rotating header

Thursday, July 30, 2020

Rookies of the Year, COVID-19 edition (Uganda day 132)

When COVID exploded last Spring, our Area of Africa was not immune to the impact of altered plans, closing borders, mounting worry. Quite a high percentage of our workers had structured Home Assignments (the 1 in 5 plan for furlough from the field to report to supporters and reconnect with family, pursue professional development, take Sabbath rest) around the rhythm of our quadrennial all-Serge conference. When that gathering was wisely canceled, it was understandable that many would still opt to return to North America to wait out the wave of uncertainty.  These decisions are complex and varied, with no two stories the same, vulnerable people, needy relatives, medical high-risk conditions, burning-out souls, longed-for plans, and on and on. Everyone did the best they could to walk by faith and act responsibly.

But today I want to thank and honour the three 20-something single women in our Area who decided to stay.
Why Jesus Chose Mary Magdalene to Proclaim His Resurrection |
The history of spreading the word that Jesus conquered death begins with a single woman, Mary Magdalene in the garden around the empty tomb, taking the risk of soldiers and controversy to perform the hands-on inglorious task of embalming. And throughout the story of the reversal of evil in our world, we see the marginalised and vulnerable moving into places of risk and need, usually without much fanfare or stories. From Clara Barton to Helen Roseveare the good news has traveled on the feet of women who chose paths that put them at odds with their peers and the expectations of their culture.

That history continues today, and though the word "missionary" may conjure up for you a middle aged man with a seminary degree, in reality the demographic includes a disproportionate number of spunky young women.

Back to our three rookies-of-the-COVID-year.  

Lindsey in Uganda has spent the COVID season so far finishing out a school year teaching kids, including accelerating the program when one family decided to depart early because of the pandemic. While "summer" is supposed to be a restful break for teachers, she spent June and July supervising a total overhaul of the 25-year-old school building, flushing out rats and snakes, repainting walls and shutters, having cabinets built, sorting through accumulated mouldy supplies, commissioning curtains and rugs, landscaping and rearranging. Her most proud accomplishment of COVID though is creating a pathway for about 70 pounds of curriculum (books, paper, supplies) to be shipped to a country with closed borders. We aren't quite sure how she did it. But this week she drove the 8 hours to the chaos of the capital and claimed the haul.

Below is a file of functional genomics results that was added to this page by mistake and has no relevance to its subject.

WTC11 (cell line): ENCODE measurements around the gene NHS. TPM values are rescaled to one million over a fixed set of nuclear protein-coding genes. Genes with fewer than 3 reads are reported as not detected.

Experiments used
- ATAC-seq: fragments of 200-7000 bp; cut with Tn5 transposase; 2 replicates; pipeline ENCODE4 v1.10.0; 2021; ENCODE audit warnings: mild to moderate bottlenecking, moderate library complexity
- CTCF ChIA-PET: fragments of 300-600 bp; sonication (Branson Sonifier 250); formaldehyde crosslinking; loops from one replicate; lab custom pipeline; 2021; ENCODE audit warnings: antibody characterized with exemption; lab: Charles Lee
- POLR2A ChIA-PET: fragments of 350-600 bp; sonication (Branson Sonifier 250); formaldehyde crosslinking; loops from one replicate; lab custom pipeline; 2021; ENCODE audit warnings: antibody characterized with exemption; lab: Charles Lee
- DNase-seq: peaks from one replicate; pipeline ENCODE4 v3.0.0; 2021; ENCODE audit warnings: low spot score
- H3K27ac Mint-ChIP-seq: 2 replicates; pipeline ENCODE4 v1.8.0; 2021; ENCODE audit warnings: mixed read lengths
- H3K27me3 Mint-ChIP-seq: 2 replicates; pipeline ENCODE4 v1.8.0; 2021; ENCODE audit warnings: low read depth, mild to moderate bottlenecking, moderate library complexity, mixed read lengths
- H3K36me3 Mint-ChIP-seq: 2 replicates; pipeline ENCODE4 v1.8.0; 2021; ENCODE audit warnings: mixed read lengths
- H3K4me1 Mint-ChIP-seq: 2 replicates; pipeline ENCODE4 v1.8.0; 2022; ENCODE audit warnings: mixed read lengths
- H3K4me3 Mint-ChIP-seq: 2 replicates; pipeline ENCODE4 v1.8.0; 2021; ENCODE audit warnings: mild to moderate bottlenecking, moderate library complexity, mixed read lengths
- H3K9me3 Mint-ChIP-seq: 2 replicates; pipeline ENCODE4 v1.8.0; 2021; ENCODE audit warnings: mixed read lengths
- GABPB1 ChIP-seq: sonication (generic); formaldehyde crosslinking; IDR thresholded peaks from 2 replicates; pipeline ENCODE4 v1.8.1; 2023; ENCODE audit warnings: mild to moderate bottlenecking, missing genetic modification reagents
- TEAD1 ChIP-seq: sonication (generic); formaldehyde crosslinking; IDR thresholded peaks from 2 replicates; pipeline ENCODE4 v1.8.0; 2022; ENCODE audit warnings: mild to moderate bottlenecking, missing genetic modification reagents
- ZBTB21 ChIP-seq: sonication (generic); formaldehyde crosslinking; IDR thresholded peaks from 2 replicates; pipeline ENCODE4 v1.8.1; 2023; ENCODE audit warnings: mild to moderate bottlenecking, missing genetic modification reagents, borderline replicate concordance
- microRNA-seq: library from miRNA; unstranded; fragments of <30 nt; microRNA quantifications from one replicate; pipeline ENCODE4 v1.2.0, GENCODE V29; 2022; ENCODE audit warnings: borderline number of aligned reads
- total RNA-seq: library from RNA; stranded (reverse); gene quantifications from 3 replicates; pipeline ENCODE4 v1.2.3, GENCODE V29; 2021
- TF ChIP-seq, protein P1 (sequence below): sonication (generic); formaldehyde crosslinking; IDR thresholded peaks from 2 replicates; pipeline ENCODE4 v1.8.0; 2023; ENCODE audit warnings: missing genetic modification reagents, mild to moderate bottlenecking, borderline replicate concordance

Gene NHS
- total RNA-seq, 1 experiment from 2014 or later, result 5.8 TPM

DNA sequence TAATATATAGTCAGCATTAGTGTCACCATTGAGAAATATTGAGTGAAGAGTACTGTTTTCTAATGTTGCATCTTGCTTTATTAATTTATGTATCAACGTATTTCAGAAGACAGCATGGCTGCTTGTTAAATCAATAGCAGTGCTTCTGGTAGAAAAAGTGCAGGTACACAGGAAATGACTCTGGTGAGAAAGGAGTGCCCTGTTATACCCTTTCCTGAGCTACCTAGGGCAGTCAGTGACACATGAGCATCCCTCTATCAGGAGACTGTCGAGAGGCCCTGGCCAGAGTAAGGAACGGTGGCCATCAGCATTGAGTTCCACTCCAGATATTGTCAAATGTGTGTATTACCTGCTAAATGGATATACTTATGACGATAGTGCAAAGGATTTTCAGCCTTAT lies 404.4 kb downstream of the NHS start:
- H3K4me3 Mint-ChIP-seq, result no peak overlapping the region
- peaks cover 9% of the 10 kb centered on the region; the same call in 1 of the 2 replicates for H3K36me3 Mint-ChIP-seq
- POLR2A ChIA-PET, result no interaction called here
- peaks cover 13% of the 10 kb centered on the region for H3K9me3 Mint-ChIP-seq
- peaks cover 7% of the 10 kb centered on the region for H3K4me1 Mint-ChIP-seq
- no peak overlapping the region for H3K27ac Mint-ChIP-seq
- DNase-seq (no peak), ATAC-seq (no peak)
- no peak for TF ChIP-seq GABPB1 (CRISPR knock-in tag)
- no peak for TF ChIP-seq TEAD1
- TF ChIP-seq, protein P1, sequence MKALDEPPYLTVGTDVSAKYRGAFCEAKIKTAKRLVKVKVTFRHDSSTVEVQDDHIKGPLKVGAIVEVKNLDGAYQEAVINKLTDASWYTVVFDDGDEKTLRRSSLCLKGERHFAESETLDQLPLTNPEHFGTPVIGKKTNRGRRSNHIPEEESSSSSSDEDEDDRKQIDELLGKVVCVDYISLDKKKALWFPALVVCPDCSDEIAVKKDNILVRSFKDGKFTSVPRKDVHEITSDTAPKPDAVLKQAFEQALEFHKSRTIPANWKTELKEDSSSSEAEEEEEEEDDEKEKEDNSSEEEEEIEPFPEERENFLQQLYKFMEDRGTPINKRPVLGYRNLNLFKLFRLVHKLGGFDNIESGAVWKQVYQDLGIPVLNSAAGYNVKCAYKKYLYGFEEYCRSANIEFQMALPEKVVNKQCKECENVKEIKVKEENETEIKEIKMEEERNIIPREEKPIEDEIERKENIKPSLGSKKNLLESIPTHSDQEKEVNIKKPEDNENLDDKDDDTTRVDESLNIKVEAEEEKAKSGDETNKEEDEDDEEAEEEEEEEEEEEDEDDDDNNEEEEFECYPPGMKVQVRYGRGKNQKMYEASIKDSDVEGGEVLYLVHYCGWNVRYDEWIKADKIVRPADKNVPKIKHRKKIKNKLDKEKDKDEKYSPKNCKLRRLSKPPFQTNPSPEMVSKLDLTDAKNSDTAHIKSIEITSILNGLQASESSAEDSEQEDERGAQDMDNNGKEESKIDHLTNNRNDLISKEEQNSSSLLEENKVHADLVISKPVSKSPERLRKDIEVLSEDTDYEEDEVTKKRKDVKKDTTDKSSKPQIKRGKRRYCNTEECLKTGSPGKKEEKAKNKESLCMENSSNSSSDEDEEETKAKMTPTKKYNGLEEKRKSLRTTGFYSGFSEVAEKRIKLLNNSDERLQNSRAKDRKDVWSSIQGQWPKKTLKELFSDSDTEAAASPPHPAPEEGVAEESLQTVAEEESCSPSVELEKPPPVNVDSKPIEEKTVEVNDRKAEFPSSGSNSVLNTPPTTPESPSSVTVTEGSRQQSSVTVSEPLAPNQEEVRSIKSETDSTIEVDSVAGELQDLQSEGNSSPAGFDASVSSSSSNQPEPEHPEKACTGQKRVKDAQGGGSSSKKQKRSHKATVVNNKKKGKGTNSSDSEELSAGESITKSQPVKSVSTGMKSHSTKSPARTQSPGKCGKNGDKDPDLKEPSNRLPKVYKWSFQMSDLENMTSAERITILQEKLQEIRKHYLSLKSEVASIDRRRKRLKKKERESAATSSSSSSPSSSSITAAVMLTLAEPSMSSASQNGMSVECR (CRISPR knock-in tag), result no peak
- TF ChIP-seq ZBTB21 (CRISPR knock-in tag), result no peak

Lindsey with the curriculum in her back seat. NO SMALL JOY.

Emilie in Kenya is the ONLY member of her team left, besides the leaders.  She has joined them in discipling coaches through their Ambassadors Football program, pouring multiplicatively into Kenyan coaches who can then become positive role models and Gospel influences for youth in the city's informal settlements. Because of the economic impacts of the drastic shutdowns in our region, she and her team also raised funds for food packages to help their coaches survive. Her room-mate had to leave the country unexpectedly too, so she is now facing her summer's most challenging task alone: preparing to be the main support for her leaders' family as they prepare to deliver their third baby in Kenya instead of back in America with their own family's support.  Third baby means there are two other toddlers in the mix.
This is Emilie (far right) last year; she's said goodbye-for-now to everyone else in the photo

Maike in Congo is literally the ONLY member of our Serge team left, though she's on a hospital compound with a few other missionaries. She has continued to provide nursing care in maternity and the intensive care area, mentor youth in Bible study, and raised funds like Emilie to support the stranded families of Bible School students. When a local militia attacked the military nearby, there were some tense hours. Many of her neighbours fled into the "bush" then slowly returned in fear. Maike and her colleagues perceived the need for trauma healing, as this community has faced so much insecurity and disease over the decades. So she facilitated a workshop to begin that healing and reconciliation process.

This is Maike's photo from the reconciliation exercise last week, giving grievances to Jesus to be buried at the foot of the cross.

At Serge these are just three of the MANY women of faith. Would you pray for them in a special way? The rest of us have some automatic proximal family with whom we live even when we miss our families of origin. We have some ability to process, or just other humans with whom to share car maintenance and cooking and make weekend plans. The loneliness of lockdown intensified the sacrifice; yet we need their invaluable contributions. And if you'd like to be in the running for next year's rookies-of-the-year (we have several on the way . . ) send us a message.  

PS read this fast, because I did not ask any of their permission to use their names and photos, so I may be in trouble soon and have to take this down.

No comments: